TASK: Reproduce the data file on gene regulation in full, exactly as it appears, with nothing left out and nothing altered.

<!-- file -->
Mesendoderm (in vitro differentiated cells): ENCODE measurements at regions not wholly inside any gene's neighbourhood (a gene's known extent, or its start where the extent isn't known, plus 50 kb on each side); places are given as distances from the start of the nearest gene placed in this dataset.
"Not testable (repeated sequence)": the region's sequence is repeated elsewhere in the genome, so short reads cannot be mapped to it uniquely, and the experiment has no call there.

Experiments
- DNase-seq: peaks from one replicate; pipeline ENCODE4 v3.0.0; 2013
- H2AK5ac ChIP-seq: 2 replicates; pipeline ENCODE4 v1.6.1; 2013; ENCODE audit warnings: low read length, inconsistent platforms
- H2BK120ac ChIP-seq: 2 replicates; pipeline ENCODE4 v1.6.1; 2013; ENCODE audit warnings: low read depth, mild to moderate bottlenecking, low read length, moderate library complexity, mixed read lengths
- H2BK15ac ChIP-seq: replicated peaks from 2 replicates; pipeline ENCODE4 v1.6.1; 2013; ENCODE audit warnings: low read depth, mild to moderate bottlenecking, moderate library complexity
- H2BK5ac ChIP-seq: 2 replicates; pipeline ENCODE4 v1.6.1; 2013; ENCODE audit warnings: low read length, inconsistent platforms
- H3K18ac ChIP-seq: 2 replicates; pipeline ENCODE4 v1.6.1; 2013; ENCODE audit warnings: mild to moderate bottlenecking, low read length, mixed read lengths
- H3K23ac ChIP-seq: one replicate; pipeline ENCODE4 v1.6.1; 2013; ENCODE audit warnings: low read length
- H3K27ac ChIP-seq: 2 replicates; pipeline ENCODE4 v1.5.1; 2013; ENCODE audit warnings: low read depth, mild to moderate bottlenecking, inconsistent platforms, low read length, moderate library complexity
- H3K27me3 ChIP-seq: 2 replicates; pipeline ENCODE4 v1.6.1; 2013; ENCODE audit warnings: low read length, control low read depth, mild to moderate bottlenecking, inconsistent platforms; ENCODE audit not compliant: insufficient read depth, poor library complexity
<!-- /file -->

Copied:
Mesendoderm (in vitro differentiated cells): ENCODE measurements at regions not wholly inside any gene's neighbourhood (a gene's known extent, or its start where the extent isn't known, plus 50 kb on each side); places are given as distances from the start of the nearest gene placed in this dataset.
"Not testable (repeated sequence)": the region's sequence is repeated elsewhere in the genome, so short reads cannot be mapped to it uniquely, and the experiment has no call there.

Experiments
- DNase-seq: peaks from one replicate; pipeline ENCODE4 v3.0.0; 2013
- H2AK5ac ChIP-seq: 2 replicates; pipeline ENCODE4 v1.6.1; 2013; ENCODE audit warnings: low read length, inconsistent platforms
- H2BK120ac ChIP-seq: 2 replicates; pipeline ENCODE4 v1.6.1; 2013; ENCODE audit warnings: low read depth, mild to moderate bottlenecking, low read length, moderate library complexity, mixed read lengths
- H2BK15ac ChIP-seq: replicated peaks from 2 replicates; pipeline ENCODE4 v1.6.1; 2013; ENCODE audit warnings: low read depth, mild to moderate bottlenecking, moderate library complexity
- H2BK5ac ChIP-seq: 2 replicates; pipeline ENCODE4 v1.6.1; 2013; ENCODE audit warnings: low read length, inconsistent platforms
- H3K18ac ChIP-seq: 2 replicates; pipeline ENCODE4 v1.6.1; 2013; ENCODE audit warnings: mild to moderate bottlenecking, low read length, mixed read lengths
- H3K23ac ChIP-seq: one replicate; pipeline ENCODE4 v1.6.1; 2013; ENCODE audit warnings: low read length
- H3K27ac ChIP-seq: 2 replicates; pipeline ENCODE4 v1.5.1; 2013; ENCODE audit warnings: low read depth, mild to moderate bottlenecking, inconsistent platforms, low read length, moderate library complexity
- H3K27me3 ChIP-seq: 2 replicates; pipeline ENCODE4 v1.6.1; 2013; ENCODE audit warnings: low read length, control low read depth, mild to moderate bottlenecking, inconsistent platforms; ENCODE audit not compliant: insufficient read depth, poor library complexity